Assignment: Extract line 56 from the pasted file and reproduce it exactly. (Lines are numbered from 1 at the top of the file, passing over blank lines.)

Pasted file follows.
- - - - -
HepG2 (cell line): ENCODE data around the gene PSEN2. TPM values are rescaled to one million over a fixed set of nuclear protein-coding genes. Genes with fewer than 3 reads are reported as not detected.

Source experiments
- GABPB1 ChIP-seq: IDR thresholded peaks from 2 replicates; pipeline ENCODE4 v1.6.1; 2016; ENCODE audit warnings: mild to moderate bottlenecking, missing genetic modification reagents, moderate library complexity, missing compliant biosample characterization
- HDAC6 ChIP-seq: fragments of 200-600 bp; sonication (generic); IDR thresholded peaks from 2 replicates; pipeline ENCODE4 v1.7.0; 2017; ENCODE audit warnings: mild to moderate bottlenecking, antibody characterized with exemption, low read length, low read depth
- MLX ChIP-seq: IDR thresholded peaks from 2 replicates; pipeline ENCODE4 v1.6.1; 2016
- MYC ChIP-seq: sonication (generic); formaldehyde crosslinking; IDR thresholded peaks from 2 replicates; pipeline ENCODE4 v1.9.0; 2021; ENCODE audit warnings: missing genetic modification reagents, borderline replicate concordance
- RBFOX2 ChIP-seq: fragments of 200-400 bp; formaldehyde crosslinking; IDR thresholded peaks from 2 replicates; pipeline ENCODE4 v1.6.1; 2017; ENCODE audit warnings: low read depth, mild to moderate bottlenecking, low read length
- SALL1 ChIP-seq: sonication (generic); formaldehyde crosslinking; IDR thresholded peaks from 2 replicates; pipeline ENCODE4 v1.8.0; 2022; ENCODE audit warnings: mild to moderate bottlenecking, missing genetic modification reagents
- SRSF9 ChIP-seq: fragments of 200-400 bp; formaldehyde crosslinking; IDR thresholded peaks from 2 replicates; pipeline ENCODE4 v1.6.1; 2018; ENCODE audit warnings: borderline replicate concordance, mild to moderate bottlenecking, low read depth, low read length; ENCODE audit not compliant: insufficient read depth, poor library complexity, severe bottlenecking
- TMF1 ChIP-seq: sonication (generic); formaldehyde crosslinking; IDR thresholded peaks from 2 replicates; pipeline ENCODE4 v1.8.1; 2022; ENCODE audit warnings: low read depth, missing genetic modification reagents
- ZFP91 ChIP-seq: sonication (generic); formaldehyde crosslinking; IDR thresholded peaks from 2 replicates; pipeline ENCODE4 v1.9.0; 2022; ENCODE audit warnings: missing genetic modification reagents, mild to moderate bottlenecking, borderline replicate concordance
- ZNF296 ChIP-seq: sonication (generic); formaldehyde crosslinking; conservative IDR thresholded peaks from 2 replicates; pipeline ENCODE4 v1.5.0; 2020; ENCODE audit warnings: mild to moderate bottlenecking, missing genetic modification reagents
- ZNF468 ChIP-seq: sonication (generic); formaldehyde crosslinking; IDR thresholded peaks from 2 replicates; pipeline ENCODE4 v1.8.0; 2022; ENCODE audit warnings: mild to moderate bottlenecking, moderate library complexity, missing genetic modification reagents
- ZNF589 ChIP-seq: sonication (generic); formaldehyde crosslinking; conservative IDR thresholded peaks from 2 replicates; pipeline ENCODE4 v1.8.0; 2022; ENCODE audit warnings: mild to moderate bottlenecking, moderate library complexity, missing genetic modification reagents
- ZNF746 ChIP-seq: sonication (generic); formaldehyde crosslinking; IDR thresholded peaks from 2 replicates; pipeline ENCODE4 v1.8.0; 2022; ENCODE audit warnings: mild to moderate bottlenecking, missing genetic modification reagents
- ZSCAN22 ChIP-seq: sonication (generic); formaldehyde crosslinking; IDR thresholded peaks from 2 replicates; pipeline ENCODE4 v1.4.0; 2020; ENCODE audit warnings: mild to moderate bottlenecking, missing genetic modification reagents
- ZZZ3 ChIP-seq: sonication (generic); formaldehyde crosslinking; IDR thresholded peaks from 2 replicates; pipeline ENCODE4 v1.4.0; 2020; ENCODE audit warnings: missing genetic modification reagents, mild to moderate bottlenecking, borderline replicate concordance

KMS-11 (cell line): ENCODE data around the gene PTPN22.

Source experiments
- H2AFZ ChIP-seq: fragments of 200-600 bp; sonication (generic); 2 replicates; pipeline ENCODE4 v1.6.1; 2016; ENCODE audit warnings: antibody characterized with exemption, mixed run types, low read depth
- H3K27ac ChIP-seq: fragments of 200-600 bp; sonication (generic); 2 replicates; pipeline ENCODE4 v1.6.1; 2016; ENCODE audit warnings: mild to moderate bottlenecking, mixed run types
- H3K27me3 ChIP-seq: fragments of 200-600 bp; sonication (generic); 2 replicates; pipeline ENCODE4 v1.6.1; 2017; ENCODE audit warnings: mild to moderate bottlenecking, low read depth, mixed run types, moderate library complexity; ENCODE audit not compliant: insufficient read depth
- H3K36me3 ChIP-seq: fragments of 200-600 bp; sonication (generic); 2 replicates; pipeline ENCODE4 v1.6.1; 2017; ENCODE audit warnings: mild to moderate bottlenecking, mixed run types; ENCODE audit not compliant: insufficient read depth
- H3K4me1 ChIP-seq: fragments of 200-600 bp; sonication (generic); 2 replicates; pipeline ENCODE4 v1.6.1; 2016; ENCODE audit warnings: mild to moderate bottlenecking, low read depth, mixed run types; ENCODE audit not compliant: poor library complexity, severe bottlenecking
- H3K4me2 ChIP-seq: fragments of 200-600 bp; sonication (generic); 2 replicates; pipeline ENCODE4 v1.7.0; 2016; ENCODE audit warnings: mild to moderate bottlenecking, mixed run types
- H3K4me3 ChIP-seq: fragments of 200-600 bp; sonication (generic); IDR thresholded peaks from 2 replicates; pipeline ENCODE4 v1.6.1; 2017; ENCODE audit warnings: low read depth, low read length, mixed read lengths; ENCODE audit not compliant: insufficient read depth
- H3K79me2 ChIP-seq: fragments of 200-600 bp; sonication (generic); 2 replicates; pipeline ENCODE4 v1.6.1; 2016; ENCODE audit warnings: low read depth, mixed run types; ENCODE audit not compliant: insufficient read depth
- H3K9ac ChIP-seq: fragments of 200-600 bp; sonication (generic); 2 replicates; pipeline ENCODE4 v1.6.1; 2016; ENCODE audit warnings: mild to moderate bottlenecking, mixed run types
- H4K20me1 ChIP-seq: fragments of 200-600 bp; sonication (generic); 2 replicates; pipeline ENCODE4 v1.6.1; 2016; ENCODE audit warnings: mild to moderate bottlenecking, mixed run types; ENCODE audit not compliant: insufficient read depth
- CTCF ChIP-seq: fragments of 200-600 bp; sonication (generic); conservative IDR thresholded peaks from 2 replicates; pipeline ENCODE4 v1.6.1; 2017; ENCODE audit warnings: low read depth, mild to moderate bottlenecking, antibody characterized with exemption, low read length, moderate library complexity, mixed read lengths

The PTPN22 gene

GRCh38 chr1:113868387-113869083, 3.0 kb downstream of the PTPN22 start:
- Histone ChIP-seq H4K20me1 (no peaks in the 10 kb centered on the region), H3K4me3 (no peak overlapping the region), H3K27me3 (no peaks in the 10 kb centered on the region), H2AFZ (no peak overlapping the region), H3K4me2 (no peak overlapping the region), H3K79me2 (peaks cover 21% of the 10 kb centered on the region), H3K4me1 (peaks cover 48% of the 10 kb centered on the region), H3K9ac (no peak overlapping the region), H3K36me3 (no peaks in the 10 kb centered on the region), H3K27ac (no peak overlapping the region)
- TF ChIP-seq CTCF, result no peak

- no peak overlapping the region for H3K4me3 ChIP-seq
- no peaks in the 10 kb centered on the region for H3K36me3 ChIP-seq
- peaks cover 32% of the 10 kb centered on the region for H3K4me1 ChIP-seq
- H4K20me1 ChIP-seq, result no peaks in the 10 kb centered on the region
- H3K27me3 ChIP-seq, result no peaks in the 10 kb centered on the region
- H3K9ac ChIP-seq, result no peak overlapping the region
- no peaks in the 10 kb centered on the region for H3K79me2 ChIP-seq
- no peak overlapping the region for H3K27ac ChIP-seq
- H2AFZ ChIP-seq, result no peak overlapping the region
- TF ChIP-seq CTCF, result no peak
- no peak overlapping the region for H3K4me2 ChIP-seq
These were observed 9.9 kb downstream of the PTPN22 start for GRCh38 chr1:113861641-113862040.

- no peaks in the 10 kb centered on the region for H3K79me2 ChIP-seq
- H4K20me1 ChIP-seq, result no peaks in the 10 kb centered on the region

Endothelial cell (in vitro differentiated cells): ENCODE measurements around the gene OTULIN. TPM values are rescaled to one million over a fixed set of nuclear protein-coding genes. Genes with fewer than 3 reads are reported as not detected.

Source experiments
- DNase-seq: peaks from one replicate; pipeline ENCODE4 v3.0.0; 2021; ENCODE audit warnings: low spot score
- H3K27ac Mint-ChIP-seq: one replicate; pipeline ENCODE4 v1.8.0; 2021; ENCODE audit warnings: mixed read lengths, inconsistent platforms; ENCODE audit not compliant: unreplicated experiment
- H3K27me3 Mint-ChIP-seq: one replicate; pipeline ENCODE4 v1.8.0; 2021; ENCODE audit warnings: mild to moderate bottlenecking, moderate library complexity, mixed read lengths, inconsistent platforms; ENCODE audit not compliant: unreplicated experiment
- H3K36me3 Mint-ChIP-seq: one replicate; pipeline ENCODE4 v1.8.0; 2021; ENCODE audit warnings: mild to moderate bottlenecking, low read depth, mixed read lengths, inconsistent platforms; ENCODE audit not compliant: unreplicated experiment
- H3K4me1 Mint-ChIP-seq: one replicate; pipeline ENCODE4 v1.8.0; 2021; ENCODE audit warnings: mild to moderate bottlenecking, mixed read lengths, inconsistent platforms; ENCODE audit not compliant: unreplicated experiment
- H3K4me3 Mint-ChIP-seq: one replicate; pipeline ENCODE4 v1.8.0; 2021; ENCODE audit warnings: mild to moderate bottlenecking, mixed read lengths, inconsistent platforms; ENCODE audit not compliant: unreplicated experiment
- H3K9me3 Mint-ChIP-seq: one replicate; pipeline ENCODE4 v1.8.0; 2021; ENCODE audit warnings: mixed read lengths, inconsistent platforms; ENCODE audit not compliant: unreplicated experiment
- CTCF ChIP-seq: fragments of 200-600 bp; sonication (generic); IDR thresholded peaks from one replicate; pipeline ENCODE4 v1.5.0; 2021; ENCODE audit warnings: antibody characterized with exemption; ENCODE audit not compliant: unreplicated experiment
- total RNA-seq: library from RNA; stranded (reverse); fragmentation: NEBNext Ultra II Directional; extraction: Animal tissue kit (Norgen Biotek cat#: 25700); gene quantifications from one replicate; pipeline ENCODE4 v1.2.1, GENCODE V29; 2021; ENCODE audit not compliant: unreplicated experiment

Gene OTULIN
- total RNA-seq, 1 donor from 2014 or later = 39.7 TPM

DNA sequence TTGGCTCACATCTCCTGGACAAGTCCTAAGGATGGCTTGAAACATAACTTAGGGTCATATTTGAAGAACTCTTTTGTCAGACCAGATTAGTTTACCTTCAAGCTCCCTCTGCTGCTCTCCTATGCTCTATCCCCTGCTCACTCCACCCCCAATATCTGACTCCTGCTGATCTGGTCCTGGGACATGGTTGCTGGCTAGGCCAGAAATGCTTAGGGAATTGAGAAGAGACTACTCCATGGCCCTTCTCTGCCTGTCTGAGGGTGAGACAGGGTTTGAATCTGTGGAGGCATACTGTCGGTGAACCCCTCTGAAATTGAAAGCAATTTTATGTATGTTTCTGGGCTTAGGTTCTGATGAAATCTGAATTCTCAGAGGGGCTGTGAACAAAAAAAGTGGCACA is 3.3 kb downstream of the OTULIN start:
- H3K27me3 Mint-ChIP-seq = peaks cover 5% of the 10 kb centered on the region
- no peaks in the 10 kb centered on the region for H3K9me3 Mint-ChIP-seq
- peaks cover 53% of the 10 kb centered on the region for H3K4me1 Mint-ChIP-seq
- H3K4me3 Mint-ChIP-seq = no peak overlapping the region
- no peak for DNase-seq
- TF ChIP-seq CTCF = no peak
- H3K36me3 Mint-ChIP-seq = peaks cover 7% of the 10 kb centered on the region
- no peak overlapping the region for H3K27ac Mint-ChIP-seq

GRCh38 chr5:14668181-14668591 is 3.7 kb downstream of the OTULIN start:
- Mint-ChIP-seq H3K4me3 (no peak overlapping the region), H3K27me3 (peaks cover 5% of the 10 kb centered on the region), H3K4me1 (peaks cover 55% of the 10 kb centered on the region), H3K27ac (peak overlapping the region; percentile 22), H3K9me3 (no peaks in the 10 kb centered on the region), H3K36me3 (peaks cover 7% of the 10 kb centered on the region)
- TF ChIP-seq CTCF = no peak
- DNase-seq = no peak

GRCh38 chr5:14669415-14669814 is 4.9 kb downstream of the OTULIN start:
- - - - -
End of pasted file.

- H3K4me3 Mint-ChIP-seq: one replicate; pipeline ENCODE4 v1.8.0; 2021; ENCODE audit warnings: mild to moderate bottlenecking, mixed read lengths, inconsistent platforms; ENCODE audit not compliant: unreplicated experiment